strongly. It had given him a disgust to his busi- 
ness and to his residence in a small market town; 
and quitting them both, he had removed with his 
family to a house about a mile from Meryton, 
denominated from that period Lucas Lodge ; where 
he could think with pleasure of his own im- 
portance, and unshackled by business, occupy 
himself solely in being civil to all the world. 
For though elated by his rank, it did not render 
him supercilious; on the contrary, he was all 
attention to everybody. By nature inoffensive, 
friendly, and obliging, his presentation at St. 
James's had made him courteo us. 

Lady Lucas was a very good kmcTof woman, not 
too clever to be a valuable neighbor to Mrs. Ben- 
net. They had several children. The eldest of 


them — a sensible, intelligent young woman, about 
twenty-seven — was Elizabeth's intimate friend. 

That the Miss Lucases and the Miss Bennets 
should meet to talk over a ball was absolutely 
necessary; and the morning after the assembly 
brought the former to Longbourn to hear and to 

" You began the evening well, Charlotte,' ' said 
Mrs. Bennet, with civil self-command, to Miss 
Lucas. " You were Mr. Bingley's first choice." 

u Yes; but he seemed to like his second better.' ' 

"Oh, you mean Jane, I suppose, because he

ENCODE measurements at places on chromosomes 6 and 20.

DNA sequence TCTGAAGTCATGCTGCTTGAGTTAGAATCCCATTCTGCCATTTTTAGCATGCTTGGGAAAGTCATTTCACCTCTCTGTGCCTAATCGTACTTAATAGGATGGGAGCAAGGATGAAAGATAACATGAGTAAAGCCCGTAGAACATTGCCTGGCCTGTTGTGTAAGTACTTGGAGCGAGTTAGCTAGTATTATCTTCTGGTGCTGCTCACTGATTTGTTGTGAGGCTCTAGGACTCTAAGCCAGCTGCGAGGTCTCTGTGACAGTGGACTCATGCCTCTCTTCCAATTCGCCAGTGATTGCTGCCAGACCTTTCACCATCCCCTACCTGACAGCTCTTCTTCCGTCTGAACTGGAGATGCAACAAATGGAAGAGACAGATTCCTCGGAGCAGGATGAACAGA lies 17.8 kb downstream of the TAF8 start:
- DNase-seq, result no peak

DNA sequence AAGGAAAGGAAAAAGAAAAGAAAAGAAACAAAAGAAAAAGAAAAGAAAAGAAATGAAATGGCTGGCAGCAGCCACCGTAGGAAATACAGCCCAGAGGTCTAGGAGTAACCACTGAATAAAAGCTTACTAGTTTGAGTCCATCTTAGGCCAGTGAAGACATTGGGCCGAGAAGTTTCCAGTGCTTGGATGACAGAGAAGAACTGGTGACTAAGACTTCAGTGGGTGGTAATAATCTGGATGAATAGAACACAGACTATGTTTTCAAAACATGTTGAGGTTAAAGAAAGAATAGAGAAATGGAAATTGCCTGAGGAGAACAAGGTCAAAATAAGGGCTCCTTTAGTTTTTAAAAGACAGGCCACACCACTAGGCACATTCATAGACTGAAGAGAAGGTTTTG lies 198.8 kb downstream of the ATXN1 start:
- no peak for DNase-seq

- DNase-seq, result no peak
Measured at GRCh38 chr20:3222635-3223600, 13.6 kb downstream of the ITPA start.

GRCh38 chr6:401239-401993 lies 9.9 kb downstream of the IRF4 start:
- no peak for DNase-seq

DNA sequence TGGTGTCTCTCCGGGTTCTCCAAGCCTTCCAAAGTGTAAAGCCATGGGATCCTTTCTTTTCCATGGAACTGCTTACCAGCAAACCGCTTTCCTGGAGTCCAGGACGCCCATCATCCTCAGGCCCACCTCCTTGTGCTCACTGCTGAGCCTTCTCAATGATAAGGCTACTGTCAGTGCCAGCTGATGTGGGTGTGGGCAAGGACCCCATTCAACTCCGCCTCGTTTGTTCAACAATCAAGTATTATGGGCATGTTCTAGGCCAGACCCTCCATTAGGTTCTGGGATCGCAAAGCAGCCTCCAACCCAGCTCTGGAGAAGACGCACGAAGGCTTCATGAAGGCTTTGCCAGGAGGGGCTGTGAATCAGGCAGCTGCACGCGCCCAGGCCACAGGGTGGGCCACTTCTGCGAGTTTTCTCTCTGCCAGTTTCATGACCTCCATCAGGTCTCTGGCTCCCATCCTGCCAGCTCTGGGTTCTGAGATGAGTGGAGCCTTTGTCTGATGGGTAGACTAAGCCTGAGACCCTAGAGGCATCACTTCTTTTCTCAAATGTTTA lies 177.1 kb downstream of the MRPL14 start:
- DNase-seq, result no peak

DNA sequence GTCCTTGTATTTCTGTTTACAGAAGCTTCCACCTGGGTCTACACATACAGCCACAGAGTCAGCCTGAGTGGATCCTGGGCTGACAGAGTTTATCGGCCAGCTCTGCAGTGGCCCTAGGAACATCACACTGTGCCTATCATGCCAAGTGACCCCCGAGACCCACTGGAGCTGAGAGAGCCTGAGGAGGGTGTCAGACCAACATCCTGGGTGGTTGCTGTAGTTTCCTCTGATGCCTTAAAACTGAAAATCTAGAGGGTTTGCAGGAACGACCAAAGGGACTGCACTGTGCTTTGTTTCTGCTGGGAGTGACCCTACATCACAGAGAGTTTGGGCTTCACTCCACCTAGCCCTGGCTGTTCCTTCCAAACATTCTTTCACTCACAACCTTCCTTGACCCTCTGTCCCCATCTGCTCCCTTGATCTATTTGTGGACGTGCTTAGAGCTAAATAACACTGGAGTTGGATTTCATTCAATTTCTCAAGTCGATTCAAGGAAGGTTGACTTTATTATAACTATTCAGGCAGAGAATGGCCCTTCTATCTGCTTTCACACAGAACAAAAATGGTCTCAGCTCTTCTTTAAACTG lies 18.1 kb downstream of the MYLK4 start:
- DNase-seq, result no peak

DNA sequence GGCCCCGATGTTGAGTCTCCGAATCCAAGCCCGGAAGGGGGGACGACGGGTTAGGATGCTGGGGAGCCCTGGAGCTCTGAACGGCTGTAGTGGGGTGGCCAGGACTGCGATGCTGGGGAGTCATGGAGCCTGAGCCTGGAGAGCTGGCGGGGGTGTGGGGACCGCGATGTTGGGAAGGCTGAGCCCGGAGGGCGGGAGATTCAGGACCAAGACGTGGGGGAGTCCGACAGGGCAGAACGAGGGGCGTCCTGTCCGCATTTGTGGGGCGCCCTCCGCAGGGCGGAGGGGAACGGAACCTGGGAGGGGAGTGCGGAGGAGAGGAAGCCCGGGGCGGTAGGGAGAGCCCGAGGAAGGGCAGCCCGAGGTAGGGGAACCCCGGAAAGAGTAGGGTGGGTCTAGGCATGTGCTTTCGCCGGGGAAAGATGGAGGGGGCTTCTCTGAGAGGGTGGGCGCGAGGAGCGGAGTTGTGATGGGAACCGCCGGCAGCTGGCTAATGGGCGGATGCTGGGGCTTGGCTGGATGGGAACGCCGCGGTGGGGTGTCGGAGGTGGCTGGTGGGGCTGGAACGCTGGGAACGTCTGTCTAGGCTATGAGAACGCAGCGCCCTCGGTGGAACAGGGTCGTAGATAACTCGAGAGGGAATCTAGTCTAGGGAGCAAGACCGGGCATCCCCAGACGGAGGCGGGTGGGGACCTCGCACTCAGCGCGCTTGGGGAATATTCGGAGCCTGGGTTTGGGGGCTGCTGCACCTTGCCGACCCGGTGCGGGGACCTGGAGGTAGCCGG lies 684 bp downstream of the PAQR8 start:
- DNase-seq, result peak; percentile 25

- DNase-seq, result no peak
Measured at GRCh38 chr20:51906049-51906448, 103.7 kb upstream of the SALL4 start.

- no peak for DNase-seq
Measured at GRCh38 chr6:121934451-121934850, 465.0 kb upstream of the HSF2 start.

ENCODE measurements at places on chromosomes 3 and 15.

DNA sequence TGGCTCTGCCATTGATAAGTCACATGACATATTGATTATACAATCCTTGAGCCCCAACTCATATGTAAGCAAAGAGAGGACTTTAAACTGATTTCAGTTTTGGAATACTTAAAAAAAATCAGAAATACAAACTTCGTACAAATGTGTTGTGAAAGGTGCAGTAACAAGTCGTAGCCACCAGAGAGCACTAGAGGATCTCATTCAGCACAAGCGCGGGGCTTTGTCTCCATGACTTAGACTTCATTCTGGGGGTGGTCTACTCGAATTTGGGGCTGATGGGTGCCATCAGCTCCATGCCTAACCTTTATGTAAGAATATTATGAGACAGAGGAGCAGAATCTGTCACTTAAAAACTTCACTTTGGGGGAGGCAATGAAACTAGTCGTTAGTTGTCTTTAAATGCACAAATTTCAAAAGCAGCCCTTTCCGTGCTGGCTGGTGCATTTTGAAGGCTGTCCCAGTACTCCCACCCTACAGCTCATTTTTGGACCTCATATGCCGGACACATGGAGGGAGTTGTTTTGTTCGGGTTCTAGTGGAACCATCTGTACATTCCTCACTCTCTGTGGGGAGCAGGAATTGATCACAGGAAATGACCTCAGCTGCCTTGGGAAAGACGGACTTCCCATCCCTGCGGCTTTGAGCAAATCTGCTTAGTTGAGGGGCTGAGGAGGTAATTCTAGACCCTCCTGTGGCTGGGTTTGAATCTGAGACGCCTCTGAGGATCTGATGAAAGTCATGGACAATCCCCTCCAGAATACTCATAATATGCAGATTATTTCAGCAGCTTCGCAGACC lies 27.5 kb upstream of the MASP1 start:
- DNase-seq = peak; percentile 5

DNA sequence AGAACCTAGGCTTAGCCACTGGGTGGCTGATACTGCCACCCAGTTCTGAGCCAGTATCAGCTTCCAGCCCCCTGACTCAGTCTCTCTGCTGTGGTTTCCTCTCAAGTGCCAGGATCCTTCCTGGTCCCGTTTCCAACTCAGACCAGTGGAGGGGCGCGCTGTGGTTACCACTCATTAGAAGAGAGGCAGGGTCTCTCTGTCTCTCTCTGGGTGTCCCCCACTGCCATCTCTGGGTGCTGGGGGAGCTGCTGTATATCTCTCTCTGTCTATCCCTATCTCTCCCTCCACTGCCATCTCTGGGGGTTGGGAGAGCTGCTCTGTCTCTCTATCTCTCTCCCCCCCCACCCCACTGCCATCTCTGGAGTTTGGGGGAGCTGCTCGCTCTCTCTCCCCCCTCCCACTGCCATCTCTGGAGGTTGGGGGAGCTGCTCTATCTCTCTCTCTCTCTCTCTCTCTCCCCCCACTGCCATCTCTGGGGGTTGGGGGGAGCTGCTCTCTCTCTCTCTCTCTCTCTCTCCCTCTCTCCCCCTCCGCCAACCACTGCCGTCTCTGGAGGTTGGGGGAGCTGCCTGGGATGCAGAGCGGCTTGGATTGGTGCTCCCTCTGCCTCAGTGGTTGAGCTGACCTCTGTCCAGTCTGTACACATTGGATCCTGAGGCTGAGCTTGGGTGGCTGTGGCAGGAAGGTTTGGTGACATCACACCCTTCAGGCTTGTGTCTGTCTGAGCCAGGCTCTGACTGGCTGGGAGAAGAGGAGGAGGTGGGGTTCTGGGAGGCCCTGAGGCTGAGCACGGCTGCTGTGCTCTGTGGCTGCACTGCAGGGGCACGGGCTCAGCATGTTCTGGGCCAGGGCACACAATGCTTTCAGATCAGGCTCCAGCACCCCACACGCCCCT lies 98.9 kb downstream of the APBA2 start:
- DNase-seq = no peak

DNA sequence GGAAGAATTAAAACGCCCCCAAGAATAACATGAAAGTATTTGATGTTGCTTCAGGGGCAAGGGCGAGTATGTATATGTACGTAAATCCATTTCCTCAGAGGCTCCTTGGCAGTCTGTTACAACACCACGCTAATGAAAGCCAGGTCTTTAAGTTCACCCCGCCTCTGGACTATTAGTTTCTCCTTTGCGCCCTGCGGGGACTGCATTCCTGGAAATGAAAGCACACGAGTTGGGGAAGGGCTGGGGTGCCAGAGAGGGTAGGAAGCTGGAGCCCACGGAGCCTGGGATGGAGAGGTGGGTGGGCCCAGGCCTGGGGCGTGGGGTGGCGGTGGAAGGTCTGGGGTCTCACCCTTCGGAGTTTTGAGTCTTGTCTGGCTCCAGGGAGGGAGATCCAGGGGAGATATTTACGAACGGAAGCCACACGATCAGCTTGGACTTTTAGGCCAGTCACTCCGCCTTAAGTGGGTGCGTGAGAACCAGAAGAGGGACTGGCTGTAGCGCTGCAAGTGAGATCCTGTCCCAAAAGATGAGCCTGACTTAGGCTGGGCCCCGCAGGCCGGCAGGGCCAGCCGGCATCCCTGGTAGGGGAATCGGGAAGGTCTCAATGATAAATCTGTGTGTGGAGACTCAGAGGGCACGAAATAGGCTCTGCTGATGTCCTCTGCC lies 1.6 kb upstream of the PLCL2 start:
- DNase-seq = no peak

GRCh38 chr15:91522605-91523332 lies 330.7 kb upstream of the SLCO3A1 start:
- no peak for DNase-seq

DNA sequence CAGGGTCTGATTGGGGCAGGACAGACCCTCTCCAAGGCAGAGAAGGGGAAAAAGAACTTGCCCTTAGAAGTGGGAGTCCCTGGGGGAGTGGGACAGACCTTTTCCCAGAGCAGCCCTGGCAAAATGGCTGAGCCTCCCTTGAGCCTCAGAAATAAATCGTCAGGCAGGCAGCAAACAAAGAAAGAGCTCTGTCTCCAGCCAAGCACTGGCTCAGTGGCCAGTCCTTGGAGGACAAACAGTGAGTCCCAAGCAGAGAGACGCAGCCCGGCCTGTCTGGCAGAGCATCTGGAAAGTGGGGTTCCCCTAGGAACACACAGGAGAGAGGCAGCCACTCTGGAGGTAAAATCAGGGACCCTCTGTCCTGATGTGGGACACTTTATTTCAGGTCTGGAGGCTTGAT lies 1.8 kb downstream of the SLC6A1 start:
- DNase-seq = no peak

danced with her twice. To be sure, that did seem 
as if he admired her, — indeed, I rather believe he 
did, — I heard something about it, — but I hardly 
know what, — something about Mr. Robinson." 

" Perhaps you mean what I overheard between 
him and Mr. Robinson: did not I mention it to 
you? Mr. Robinson's asking him how he liked 
our Meryton assemblies, and whether he did not 
think there were a great many pretty women in 
the room, and which he thought the prettiest; 
and his answering immediately to the last ques- 
tion, ' Oh, the eldest Miss Bennet, beyond a doubt ; 
there cannot be two opinions on that point.' " 

"Upon my word! Well, that was very de- 
cided, indeed; that does seem as if — But, how- 
ever, it may all come to nothing, you know." 

"My overhearings were more to the purpose 

\ / 


than yours, Eliza," said Charlotte. " Mr. Darcy 
is not so well worth listening to as his friend, is 
he? Poor Eliza! to be only just tolerable." 

"I beg you will not put it into Lizzy's head to 
be vexed by his ill-treatment, for he is such a dis- 
agreeable man that it would be quite a misfortune 
to be liked by him. Mrs. Long told me last night 
that he sat close to her for half an hour without 
once opening his lips." 

"Are you quite sure, ma'am? Is not there a 
little mistake?" said Jane. "I certainly saw 
Mr. Darcy speaking to her." 
. "Ay, because she asked him at last how he liked 
"Netherfield, and he could not help answering her; 
but she said he seemed very angry at being spoke to. " 

"Miss Bingley told me," said Jane, "that he 
never speaks much unless among his intimate ac- 
quaintance. With them he is remarkably agree- 

" I do not believe a word of it, my dear. If he 
had been so very agreeable, he would have talked 
to Mrs. Long. But I can guess how it was; every- 
body says that he is eat up with pride, and I dare 
say he had heard somehow that Mrs. Long does 
not keep a carriage, and had to come to the ball 
in a hack chaise." 

" I do not mind his not talking to Mrs. Long," 
said Miss Lucas; "but I wish he had danced with 


u Another time, Lizzy," said her mother, " 1 
would not dance with him, if I were you." 

"I helieve, ma'am, I may safely promise you 
never to dance with him." 

"His pride," said Miss Lucas, "does not of-